FN 2. The giving of this advice and the incriminating import of the ensuing conversation were denied by defendant.

FN 3. No question is raised by defendant that the rebuttal evidence could perhaps have been introduced by the People as part of their case in chief because of the fact that he was found in Steward's company, at an unusual time, shortly after the burglary. (People v. Harrison, 59 Cal. 2d 622, 628-629 [30 Cal. Rptr. 841, 381 P.2d 665]; People v. Pike, 58 Cal. 2d 70, 92 [22 Cal. Rptr. 664, 372 P.2d 656]; People v. Carter, 48 Cal. 2d 737, 753-754 [312 P.2d 665]; McK. Dig., Criminal Law, § 286.)

FN 4. There is an aura of mystery in the record concerning the location of this Chevrolet. According to Martin he saw it at 4845 Durfee Road, which if the street numbering in the area is consistent with the practice in the rest of the county would put it about 19 blocks north of the dairy. On the other hand everybody agrees that it was parked a short distance south. Since defendant makes nothing of this matter, we assume that 4845 should read 2845.

FN 5. People v. Alvarez, 222 Cal. App. 2d 748 [35 Cal. Rptr. 429]; People v. Jordan, supra; People v. Heim, 196 Cal. App. 2d 1 [16 Cal. Rptr. 277]; People v. Hicks, 175 Cal. App. 2d 556 [346 P.2d 452]; People v. Robinson, 146 Cal. App. 2d 310 [303 P.2d 633] and People v. Campbell, 132 Cal. App. 2d 262 [281 P.2d 912]. We are aware of the fact that the remittitur in People v. Campbell was recalled on January 7, 1966. (People v. Campbell, 239 Cal. App. 2d 252 [48 Cal. Rptr. 603].)

FN 6. "In conjunction with Mr. Montrone or Deputy Martin, advising me that an eye-witness had seen an individual run from the location; that this same individual had seen a 1954 Chevrolet, green in color, parked at that approximately a block or so south of the Dairy at some time prior to his arriving at work; that after chasing the suspect, the same individual had returned to the vehicle, and the vehicle was gone; that the officer at the present time-- ... --advised me that the engine was hot when he had checked it."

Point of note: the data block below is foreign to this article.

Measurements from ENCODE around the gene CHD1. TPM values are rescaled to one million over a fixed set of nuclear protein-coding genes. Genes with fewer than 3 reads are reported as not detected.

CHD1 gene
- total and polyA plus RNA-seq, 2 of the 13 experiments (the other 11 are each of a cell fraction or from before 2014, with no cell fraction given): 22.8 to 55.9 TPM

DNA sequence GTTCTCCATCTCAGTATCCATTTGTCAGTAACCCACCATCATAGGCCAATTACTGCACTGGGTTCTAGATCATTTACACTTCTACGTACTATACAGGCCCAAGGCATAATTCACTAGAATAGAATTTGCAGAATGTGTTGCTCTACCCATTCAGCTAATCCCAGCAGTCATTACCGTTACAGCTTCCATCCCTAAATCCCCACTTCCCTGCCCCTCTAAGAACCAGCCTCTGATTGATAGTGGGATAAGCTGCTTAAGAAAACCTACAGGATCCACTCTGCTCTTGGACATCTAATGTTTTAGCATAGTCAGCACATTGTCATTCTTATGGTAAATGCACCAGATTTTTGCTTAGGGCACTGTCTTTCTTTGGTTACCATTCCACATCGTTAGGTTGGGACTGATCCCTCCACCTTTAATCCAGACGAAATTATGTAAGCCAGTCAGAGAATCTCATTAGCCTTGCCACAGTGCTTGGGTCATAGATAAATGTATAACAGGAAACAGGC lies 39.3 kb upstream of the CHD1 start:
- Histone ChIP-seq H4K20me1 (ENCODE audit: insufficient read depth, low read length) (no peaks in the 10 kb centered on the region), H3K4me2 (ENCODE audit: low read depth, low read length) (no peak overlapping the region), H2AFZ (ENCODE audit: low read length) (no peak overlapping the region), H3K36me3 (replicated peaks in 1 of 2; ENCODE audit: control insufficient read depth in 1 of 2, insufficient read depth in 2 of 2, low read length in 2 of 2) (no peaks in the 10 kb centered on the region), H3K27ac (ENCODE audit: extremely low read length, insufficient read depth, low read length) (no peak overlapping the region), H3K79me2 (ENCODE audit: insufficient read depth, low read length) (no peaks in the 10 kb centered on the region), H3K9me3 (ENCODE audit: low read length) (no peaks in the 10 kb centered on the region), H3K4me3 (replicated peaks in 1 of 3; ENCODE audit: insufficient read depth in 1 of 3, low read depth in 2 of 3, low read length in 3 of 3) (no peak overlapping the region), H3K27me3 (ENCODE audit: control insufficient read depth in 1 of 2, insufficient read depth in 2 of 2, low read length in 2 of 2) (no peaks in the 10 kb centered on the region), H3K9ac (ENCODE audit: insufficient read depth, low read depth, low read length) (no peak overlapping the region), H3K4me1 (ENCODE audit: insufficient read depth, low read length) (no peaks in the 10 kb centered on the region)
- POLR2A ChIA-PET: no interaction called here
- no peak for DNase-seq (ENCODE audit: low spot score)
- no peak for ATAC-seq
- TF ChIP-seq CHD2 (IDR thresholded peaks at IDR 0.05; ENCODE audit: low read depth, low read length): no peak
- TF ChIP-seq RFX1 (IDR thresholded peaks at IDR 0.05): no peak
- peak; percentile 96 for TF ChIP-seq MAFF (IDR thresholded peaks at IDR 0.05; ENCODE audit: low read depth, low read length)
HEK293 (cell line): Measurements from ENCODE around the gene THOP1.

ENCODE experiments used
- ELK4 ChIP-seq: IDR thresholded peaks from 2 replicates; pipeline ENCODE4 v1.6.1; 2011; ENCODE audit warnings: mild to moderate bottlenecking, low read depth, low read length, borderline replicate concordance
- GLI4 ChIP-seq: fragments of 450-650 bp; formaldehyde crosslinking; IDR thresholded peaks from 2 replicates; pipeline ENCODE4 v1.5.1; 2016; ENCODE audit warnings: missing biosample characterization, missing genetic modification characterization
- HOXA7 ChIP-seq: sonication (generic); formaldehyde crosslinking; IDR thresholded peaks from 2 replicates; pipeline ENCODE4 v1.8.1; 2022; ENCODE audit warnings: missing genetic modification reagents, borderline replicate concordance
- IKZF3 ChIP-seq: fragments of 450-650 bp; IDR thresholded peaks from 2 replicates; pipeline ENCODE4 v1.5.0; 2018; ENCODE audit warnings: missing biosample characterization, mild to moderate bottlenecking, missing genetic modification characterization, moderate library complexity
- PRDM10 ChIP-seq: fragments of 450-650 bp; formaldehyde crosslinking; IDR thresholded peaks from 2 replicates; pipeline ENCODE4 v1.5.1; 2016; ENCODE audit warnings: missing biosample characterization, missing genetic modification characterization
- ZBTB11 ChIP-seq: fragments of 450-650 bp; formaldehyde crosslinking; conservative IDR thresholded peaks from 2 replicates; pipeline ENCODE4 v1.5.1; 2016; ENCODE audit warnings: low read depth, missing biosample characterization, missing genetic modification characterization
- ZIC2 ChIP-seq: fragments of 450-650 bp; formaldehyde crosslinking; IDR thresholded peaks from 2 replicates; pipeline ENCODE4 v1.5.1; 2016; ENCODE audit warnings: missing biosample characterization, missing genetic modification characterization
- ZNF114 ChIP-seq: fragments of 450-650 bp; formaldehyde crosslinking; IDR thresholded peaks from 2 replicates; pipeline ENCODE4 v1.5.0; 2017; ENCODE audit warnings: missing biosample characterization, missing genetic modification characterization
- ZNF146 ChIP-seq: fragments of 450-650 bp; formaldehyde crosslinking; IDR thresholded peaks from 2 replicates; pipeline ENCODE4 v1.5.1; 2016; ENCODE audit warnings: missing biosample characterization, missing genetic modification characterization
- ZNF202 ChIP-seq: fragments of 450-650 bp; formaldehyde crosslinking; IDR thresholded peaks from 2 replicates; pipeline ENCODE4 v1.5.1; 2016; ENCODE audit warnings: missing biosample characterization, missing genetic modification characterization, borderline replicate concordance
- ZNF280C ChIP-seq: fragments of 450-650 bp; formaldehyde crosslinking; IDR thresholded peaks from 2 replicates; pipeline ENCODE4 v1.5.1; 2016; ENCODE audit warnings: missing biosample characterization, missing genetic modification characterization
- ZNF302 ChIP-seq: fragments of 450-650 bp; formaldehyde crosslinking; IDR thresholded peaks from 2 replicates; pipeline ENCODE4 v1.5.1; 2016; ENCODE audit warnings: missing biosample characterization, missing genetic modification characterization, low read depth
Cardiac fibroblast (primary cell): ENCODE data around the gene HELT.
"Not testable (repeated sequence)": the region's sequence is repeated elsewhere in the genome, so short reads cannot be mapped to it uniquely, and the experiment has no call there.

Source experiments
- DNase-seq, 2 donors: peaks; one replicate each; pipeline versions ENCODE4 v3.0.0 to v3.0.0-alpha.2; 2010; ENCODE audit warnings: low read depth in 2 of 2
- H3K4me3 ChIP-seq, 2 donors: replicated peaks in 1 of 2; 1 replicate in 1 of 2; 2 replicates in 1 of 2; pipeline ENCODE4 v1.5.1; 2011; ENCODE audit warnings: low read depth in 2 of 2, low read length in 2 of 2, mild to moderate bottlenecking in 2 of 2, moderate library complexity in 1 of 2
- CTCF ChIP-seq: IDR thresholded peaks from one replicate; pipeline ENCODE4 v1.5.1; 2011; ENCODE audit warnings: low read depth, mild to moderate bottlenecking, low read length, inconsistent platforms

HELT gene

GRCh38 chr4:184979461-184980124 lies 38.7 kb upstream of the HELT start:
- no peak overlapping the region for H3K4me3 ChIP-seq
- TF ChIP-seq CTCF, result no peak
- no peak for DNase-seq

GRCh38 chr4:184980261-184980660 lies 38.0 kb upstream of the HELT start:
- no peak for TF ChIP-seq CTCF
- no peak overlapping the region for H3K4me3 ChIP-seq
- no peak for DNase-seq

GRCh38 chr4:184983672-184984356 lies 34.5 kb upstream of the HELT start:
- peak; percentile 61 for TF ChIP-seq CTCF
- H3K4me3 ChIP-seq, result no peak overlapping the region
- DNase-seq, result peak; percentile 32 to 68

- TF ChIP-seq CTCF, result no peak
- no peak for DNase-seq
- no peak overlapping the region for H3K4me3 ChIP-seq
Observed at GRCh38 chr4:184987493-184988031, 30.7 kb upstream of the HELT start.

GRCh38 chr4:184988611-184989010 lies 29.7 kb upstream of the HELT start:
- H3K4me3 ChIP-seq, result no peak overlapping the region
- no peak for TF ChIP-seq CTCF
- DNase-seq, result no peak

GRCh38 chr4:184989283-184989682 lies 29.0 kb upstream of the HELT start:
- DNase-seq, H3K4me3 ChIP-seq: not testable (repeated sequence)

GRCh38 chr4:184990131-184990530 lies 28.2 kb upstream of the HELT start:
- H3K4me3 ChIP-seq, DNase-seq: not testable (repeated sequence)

FN 7. Steward's arrest produced at least one piece of tangible evidence, his shoe, Wheeler's only the incriminating conversation with Officer Cataldi. When defense counsel abandoned his contention that Wheeler was illegally arrested, the prosecutor had persuaded him that his point had no merit in view of People v. Freeland, 218 Cal. App. 2d 199 [32 Cal. Rptr. 132].

The question whether Wong Sun v. United States, 371 U.S. 471 [83 S. Ct. 407, 9 L. Ed. 2d 441], a case which has been subject to many different interpretations, makes voluntary statements made after an illegal arrest inadmissible solely because of the illegality of the arrest without accompanying "oppressive circumstances" was not discussed in Freeland. The point was expressly left open in People v. Bilderbach, 62 Cal. 2d 757, 766-767, footnote 5 [44 Cal. Rptr. 313, 401 P.2d 921]. People v. Govea, 235 Cal. App. 2d 285, 304 [45 Cal. Rptr. 253] seems contra to Freeland. The federal courts, too, have had their problems in this area. Compare Collins v. Beto, 348 F.2d 823 with United States v. McGavic, 337 F.2d 317. See also the interchange between the Supreme Court of Errors of Connecticut and the United States Supreme Court following the conviction of one Traub for arson. (State v. Traub, 150 Conn. 169 [187 A.2d 230]; vacated and remanded in Traub v. Connecticut, 374 U.S. 493 [83 S. Ct. 1899, 10 L. Ed. 2d 1048]; again affirmed in State v. Traub, 151 Conn. 246 [196 A.2d 755]; certiorari denied 377 U.S. 960 [84 S. Ct. 1637, 12 L. Ed. 2d 503].) It is conceivable that the entire problem has become academic by reason of Miranda v. Arizona, 384 U.S. 436 [86 S. Ct. 1602, 16 L. Ed. 2d 694], decided June 13, 1966, since it is certainly arguable that if a defendant makes an incriminating statement after the police have complied with the mandate of that decision, the connection between the illegal arrest and the statement has become sufficiently "attenuated as to dissipate the taint."

FN 8. There is evidence in the record that items 2 and 3 were prepared by Steward. Item 1 was, of course, drawn by him on the stand. We have searched the record with a fine-tooth comb and are unable to find any testimony that item 5 was an admitted standard. However, defendant makes no complaint on that score.

FN 9. Both Schmerber v. California, 384 U.S. 577 [86 S. Ct. 1826, 16 L. Ed. 2d 908], decided June 20, 1966 and People v. Graves, 64 Cal. 2d 208 [49 Cal. Rptr. 386, 411 P.2d 114] contain strong dicta to that effect; see also People v. Harper, 115 Cal. App. 2d 776, 779 [252 P.2d 950]; Maguire, Evidence of Guilt (1959) § 2.05; Annotation 171 A.L.R. 1144, 1177-1178, 1192-1196; 8 Wigmore, McNaughton Revision, § 2265.